The Montreal test was created by Nasreddine in 1996 to look for early signs of impairment, using some similar markers, including a clock face test, to the ones that doctors used to diagnose Fred Trump Sr. a few years earlier.

In the summer of 2020, Trump appeared on Fox News to boast of his “amazing” performance on the test — including a recitation of words he said he was asked to memorize and said in succession: “Person. Woman. Man. Camera. TV.” (Those words would never have appeared in that order in the test, Nasreddine recently told The Post, noting that related words such as “man” and “woman” aren’t used in a sequence.)

Jackson, who had announced in a January 2018 press briefing that he hadadministered the Montreal test to Trump as White House physician, said in the interview that he no longer has a copy of Trump’s test.

Today, Trump continues to regularly refer to the Montreal test as he seeks to return to the White House. After making mistakes such as confusing Pelosi with Haley, he sought to quell questions by raising the Montreal Cognitive Assessment. “I took two of them, and ACED them both (no mistakes!). All Presidents, or people wanting to become President, should mandatorily take this test!” Trump wrote on Truth Social on Feb. 29.

It’s not a new suggestion in a presidential race. When Ronald Reagan ran for president in 1980, the questions were so great about his assuming the presidency at 69 years old that he agreed to be tested regularly for dementia and said he would “step down” if his capabilities were diminished. Reagan served two terms, from 1981 to 1989, and said in a 1994 letter to the public that he had been diagnosed with Alzheimer’s.

If Trump has not taken the test since 2018, Nasreddine said, it would be past time to do it again, given how cognitive capability can decline exponentially as one gets older. Then, if a test showed decline, it might make sense to get further tests that could indicate whether there are signs of Alzheimer’s or other dementia.

“I don’t think we can state a test six years ago is valid today,” Nasreddine said, speaking generally.

Nasreddine said a person in their 70s could retake the test every 18 months to two years, depending on how their cognition changes. “There’s higher risk as you get older, and it could turn into getting worse,” he said.

Trump has also misstated a number of things about it, such as claiming that by naming things in order that he got extra credit. Nasreddine said the test does not give extra credit. Last month, Trump claimed it included this question: “Multiply 3,293 times four, divide by three.” The actual question is easier, typically asking that seven be subtracted from 100, followed by several more such subtractions.

“That’s not on the test,” said Jackson, adding that Trump shouldn’t be taken “literally.” “He was making a joke about how difficult it was.”

Trump said he got a perfect score of 30 out of 30. In January 2018, he was 71 years old, so that would have put him in the top 10 percent of test-takers, Nasreddine said. The average score for a person that age was 27, the neurologist said.

Nasreddine said he believes a candidate or president at the age of Trump or Biden should take regular cognitive tests in the same way they take physicals, and release the information publicly. Such a test makes sense for older pilots, he said, and even more so for a president possessing the power to launch nuclear weapons.

“Candidates for the presidency should have all their capacity, physical and mental, checked by professionals,” he said. If Trump hasn’t taken the cognitive test in six years, “that is a long time.”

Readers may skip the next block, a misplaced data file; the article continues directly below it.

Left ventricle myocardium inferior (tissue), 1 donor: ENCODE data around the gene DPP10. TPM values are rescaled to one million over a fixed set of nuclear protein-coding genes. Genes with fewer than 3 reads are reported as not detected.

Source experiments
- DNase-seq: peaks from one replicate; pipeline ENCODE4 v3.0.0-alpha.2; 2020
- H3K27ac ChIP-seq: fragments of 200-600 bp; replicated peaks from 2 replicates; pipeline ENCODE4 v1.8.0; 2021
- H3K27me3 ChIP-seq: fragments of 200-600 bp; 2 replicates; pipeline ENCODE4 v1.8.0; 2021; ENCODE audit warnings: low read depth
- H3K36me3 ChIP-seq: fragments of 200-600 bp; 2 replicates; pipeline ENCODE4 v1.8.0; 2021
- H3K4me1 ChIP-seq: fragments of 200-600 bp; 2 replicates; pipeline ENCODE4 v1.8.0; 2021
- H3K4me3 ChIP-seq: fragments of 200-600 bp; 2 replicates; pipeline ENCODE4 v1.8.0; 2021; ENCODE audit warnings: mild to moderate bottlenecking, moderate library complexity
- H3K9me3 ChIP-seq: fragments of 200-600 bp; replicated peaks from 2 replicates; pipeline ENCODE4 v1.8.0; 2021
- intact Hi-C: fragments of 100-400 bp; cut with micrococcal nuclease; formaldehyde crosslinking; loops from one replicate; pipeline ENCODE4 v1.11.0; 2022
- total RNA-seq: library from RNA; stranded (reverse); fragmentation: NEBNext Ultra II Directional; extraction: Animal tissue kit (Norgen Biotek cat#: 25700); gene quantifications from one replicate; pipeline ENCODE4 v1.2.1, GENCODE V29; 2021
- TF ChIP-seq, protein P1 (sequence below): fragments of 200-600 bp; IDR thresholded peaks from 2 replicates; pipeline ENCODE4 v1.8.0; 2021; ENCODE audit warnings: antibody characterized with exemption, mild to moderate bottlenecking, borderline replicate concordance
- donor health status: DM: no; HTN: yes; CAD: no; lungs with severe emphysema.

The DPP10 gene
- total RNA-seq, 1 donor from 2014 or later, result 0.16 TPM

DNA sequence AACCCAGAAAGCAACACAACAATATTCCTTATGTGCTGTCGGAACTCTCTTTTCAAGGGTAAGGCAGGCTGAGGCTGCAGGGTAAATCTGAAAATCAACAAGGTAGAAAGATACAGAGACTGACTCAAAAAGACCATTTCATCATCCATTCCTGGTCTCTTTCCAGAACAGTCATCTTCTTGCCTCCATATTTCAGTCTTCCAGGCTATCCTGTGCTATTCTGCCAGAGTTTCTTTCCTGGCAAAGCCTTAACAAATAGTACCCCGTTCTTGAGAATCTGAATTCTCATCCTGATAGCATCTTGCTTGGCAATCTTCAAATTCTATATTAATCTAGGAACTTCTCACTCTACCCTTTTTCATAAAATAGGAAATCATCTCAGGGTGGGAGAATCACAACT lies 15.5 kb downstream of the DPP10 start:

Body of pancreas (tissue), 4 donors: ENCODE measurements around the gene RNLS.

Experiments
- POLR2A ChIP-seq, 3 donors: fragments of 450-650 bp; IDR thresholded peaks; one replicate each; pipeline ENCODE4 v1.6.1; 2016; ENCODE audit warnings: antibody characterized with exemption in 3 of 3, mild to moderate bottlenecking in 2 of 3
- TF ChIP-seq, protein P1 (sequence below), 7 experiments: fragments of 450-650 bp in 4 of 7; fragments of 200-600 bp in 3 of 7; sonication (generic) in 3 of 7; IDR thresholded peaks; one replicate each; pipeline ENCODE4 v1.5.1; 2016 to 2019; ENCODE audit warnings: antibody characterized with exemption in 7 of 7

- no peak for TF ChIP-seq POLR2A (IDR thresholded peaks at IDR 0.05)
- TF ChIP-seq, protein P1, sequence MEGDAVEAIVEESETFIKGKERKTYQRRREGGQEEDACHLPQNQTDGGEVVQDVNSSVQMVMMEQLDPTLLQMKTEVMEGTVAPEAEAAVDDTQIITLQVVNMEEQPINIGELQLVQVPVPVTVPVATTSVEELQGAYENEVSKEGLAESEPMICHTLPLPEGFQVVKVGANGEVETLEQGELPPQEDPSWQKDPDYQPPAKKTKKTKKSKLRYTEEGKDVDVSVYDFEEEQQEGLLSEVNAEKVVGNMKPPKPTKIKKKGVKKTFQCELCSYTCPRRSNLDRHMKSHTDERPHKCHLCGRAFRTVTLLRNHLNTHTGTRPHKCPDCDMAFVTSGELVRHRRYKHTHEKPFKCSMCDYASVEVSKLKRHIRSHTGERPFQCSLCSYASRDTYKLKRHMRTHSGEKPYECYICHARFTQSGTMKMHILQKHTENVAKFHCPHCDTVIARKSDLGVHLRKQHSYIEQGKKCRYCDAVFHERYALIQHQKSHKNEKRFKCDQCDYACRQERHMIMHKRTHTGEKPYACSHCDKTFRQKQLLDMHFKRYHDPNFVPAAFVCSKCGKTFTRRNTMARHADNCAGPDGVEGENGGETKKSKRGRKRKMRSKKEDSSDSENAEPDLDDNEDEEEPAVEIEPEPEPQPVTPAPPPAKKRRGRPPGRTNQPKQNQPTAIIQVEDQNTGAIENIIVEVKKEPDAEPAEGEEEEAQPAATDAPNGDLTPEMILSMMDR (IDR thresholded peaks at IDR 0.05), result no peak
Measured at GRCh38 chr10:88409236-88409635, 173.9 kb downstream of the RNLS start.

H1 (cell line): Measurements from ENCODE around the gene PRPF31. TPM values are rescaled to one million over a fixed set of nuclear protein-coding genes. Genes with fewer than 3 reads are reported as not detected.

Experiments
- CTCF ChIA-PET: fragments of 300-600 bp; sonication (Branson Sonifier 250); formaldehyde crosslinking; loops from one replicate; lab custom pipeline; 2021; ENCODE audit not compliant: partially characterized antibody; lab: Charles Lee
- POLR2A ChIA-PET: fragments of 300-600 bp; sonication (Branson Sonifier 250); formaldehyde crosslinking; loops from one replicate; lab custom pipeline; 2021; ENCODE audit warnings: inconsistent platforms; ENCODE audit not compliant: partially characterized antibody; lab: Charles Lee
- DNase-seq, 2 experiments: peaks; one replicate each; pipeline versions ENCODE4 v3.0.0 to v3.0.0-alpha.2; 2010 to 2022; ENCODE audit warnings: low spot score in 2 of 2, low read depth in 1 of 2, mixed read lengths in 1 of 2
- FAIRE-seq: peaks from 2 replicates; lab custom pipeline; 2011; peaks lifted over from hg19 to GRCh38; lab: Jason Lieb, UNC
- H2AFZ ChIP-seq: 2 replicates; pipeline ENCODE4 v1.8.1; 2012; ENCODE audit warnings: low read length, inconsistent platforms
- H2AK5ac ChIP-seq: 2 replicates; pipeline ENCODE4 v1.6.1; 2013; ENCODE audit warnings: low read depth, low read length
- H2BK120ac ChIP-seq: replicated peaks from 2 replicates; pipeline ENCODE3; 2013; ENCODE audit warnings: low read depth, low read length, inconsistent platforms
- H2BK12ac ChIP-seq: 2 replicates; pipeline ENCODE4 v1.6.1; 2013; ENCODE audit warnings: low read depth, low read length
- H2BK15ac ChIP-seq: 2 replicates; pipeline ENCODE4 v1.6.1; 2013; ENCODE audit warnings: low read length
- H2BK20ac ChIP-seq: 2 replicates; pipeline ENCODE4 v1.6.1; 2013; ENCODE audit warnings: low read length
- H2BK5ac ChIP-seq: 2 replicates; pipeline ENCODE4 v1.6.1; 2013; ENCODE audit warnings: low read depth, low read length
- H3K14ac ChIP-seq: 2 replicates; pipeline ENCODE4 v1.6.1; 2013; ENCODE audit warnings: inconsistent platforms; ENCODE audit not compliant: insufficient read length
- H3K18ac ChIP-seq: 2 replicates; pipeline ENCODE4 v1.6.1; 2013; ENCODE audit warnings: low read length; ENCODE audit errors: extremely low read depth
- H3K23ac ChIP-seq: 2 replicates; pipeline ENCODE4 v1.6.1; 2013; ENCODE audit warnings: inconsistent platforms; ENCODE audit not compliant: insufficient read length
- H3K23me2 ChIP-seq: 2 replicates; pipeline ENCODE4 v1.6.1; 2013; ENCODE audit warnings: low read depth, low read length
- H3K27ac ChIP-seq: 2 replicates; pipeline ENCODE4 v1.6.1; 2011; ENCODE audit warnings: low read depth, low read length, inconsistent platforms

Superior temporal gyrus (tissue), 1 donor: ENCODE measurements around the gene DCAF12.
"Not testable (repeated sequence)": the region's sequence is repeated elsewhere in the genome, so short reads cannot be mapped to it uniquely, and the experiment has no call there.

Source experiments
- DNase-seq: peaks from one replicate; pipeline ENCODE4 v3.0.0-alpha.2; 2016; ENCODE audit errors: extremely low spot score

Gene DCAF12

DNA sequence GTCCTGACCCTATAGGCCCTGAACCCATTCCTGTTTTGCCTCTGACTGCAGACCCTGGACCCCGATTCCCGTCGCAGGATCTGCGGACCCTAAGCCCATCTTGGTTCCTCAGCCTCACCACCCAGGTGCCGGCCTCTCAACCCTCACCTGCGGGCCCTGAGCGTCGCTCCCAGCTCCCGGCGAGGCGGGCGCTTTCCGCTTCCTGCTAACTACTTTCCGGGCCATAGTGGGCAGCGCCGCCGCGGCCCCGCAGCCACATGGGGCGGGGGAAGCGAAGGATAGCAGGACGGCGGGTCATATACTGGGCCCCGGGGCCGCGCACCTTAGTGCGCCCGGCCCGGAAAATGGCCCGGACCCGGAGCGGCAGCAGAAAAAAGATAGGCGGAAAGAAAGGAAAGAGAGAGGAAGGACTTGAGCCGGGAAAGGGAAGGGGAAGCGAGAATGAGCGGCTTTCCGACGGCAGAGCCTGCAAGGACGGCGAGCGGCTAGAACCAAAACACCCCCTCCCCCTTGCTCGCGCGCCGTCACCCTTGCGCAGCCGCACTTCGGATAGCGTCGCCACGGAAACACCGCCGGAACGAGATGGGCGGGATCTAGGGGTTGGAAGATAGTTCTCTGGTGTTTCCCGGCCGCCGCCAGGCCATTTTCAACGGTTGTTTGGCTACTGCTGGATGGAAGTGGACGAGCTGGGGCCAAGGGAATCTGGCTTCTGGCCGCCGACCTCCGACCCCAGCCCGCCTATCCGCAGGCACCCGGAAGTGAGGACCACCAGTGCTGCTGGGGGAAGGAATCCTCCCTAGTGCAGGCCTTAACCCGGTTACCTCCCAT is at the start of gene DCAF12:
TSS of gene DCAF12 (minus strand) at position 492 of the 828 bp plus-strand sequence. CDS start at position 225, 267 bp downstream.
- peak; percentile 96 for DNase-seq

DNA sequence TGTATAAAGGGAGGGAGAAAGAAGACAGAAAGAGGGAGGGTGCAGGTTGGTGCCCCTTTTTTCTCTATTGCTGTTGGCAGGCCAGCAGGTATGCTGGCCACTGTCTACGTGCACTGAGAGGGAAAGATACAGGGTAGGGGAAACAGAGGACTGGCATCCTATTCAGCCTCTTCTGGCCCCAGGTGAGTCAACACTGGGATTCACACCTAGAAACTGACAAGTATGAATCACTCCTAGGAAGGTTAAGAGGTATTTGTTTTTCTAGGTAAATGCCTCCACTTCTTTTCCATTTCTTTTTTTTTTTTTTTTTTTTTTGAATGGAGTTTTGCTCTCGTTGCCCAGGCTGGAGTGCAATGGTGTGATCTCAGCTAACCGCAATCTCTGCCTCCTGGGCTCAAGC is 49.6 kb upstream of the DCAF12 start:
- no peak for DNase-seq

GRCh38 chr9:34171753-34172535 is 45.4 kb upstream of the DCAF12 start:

Trump has long emphasized his belief in the importance of genetics. He has said he is a “super genius” because of his “great genes.”

Trump’s niece, Mary L. Trump, said such beliefs are noteworthy. “If intelligence is a genetically inherited state” as Trump believes, she said, “then something like dementia, Alzheimer’s, which do have very strong genetic components, is more of a concern to somebody who is directly related to Fred Trump Sr. as Donald is. I’m not saying he has dementia, but you can’t say the one thing and not also acknowledge the other.”

Experts said much remains unknown about how people get Alzheimer’s, but research has shown that genetics may play a role.

In a 2020 article about the health of Biden and Trump in the journal Active Aging, the authors wrote that “Trump does face an elevated familial risk of late onset Alzheimer’s disease (AD) as this was a major contributor to his father’s death.” S. Jay Olshansky, the article’s lead author and professor of public health at the University of Illinois at Chicago, said that “the genetic risk hasn’t changed” and that he is awaiting a new medical report from Trump to update the analysis.

Jackson said he had never discussed genetic Alzheimer’s risks with the former president but said he would have told him “it’s nothing he should be worried about.” (A White House spokesman, Andrew Bates, told The Post via email that neither of Biden’s parents had dementia.)

Forty to 65 percent of people who have the disease inherited a gene particularly associated with increased risk, according to Allison Reiss, who studies the gene and is a member of the Alzheimer’s Foundation of America’s Medical Scientific and Memory Screening Advisory Board. That risk can further increase depending on whether an individual has the gene from one parent or from both, she said. (There is no indication that Trump’s mother had dementia.)

Reiss, who stressed she was speaking in general and not about any individual, said that a blood test can determine the presence of the gene. Experts said it is important to note that having the gene or other potential markers does not mean that a person will get the disease; nor does the absence of them mean a person won’t get Alzheimer’s.

Trump has not said whether he has taken a number of specialized tests for Alzheimer’s, including genetic testing. Such exams can also include brain scans, cerebrospinal fluid tests and blood tests, according to the Alzheimer’s Association.

Trump has not released a full medical report during the campaign, so far providing only the brief assessment from his physician, Aronwald.

Alice Crites contributed to this report.“